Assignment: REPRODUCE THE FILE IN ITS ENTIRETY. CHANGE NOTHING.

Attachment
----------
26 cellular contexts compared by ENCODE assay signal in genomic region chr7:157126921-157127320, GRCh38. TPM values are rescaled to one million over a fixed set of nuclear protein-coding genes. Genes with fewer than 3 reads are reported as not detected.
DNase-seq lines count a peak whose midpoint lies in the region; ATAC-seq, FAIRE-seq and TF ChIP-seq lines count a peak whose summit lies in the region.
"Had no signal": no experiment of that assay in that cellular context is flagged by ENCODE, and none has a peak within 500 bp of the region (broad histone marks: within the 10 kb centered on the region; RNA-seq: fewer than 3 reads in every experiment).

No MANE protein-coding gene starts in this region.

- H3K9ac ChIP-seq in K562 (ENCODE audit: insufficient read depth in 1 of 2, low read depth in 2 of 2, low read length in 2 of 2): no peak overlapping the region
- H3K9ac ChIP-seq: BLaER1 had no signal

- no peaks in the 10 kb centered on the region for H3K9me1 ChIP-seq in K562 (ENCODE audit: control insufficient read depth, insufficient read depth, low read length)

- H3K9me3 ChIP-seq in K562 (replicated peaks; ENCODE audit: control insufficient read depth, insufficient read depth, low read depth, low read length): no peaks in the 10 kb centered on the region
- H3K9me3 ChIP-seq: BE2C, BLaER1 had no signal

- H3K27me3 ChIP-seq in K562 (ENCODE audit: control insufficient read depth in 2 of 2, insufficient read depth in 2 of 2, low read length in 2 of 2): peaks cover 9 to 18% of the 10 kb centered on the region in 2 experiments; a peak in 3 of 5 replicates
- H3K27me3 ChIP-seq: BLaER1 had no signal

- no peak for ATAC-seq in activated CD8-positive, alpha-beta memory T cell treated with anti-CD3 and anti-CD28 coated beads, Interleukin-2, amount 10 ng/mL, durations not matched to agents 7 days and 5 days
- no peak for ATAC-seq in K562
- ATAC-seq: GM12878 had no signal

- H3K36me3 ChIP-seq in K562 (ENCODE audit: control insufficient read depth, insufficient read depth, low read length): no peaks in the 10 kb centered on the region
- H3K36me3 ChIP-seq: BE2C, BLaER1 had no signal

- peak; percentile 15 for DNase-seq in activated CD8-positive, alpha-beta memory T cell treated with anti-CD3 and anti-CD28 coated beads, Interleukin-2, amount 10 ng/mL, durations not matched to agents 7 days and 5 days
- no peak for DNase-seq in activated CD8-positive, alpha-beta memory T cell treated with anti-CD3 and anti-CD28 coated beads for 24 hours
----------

26 cellular contexts compared by ENCODE assay signal in genomic region chr7:157126921-157127320, GRCh38. TPM values are rescaled to one million over a fixed set of nuclear protein-coding genes. Genes with fewer than 3 reads are reported as not detected.
DNase-seq lines count a peak whose midpoint lies in the region; ATAC-seq, FAIRE-seq and TF ChIP-seq lines count a peak whose summit lies in the region.
"Had no signal": no experiment of that assay in that cellular context is flagged by ENCODE, and none has a peak within 500 bp of the region (broad histone marks: within the 10 kb centered on the region; RNA-seq: fewer than 3 reads in every experiment).

No MANE protein-coding gene starts in this region.

- H3K9ac ChIP-seq in K562 (ENCODE audit: insufficient read depth in 1 of 2, low read depth in 2 of 2, low read length in 2 of 2): no peak overlapping the region
- H3K9ac ChIP-seq: BLaER1 had no signal

- no peaks in the 10 kb centered on the region for H3K9me1 ChIP-seq in K562 (ENCODE audit: control insufficient read depth, insufficient read depth, low read length)

- H3K9me3 ChIP-seq in K562 (replicated peaks; ENCODE audit: control insufficient read depth, insufficient read depth, low read depth, low read length): no peaks in the 10 kb centered on the region
- H3K9me3 ChIP-seq: BE2C, BLaER1 had no signal

- H3K27me3 ChIP-seq in K562 (ENCODE audit: control insufficient read depth in 2 of 2, insufficient read depth in 2 of 2, low read length in 2 of 2): peaks cover 9 to 18% of the 10 kb centered on the region in 2 experiments; a peak in 3 of 5 replicates
- H3K27me3 ChIP-seq: BLaER1 had no signal

- no peak for ATAC-seq in activated CD8-positive, alpha-beta memory T cell treated with anti-CD3 and anti-CD28 coated beads, Interleukin-2, amount 10 ng/mL, durations not matched to agents 7 days and 5 days
- no peak for ATAC-seq in K562
- ATAC-seq: GM12878 had no signal

- H3K36me3 ChIP-seq in K562 (ENCODE audit: control insufficient read depth, insufficient read depth, low read length): no peaks in the 10 kb centered on the region
- H3K36me3 ChIP-seq: BE2C, BLaER1 had no signal

- peak; percentile 15 for DNase-seq in activated CD8-positive, alpha-beta memory T cell treated with anti-CD3 and anti-CD28 coated beads, Interleukin-2, amount 10 ng/mL, durations not matched to agents 7 days and 5 days
- no peak for DNase-seq in activated CD8-positive, alpha-beta memory T cell treated with anti-CD3 and anti-CD28 coated beads for 24 hours